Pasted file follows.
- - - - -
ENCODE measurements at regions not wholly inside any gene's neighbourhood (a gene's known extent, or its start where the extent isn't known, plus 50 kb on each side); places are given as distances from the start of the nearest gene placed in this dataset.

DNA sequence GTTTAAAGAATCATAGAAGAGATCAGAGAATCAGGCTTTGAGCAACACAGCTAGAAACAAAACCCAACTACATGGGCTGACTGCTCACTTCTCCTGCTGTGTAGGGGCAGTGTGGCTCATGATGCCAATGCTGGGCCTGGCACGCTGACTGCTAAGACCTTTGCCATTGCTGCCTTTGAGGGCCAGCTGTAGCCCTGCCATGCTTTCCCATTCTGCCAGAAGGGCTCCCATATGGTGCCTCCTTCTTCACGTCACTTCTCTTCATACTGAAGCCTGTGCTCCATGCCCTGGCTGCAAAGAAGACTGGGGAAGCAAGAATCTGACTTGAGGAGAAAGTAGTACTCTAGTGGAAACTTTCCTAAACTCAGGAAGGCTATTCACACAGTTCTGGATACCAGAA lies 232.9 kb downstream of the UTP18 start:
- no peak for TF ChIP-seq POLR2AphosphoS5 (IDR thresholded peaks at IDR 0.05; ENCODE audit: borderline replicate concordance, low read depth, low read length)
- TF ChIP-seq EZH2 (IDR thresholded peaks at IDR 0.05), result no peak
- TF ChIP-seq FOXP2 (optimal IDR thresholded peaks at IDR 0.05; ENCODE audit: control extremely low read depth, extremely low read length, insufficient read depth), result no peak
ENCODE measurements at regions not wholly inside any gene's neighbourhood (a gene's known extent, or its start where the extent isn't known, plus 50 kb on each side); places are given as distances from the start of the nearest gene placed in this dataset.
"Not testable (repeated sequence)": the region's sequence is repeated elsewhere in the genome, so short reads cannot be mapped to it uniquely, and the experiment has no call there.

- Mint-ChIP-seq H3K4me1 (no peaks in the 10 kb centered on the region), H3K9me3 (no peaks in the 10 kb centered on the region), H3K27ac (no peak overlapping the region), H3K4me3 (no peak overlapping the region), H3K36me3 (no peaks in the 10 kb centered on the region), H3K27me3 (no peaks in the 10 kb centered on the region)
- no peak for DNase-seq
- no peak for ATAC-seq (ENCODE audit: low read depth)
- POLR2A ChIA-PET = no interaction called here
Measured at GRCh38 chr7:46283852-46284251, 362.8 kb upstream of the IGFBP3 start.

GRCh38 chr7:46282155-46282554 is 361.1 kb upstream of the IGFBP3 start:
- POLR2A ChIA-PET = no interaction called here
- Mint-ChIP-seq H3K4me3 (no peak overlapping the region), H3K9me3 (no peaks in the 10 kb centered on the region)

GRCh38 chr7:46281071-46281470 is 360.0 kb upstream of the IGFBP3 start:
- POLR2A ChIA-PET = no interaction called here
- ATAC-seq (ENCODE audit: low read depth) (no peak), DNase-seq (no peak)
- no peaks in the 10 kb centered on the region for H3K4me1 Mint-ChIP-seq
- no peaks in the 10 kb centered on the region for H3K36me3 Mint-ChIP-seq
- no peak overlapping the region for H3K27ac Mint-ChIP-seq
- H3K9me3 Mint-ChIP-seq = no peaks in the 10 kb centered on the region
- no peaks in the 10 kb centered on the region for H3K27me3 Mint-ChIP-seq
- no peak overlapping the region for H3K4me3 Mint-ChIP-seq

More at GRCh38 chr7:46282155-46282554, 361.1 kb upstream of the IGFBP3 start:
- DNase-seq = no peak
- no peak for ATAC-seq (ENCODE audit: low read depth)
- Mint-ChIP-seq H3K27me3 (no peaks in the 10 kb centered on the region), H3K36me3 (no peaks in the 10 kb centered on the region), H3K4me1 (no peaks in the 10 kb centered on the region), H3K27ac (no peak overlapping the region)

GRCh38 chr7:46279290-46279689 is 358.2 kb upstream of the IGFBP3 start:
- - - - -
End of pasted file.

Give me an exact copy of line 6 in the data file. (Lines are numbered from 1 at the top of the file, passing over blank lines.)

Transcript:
ENCODE measurements at regions not wholly inside any gene's neighbourhood (a gene's known extent, or its start where the extent isn't known, plus 50 kb on each side); places are given as distances from the start of the nearest gene placed in this dataset.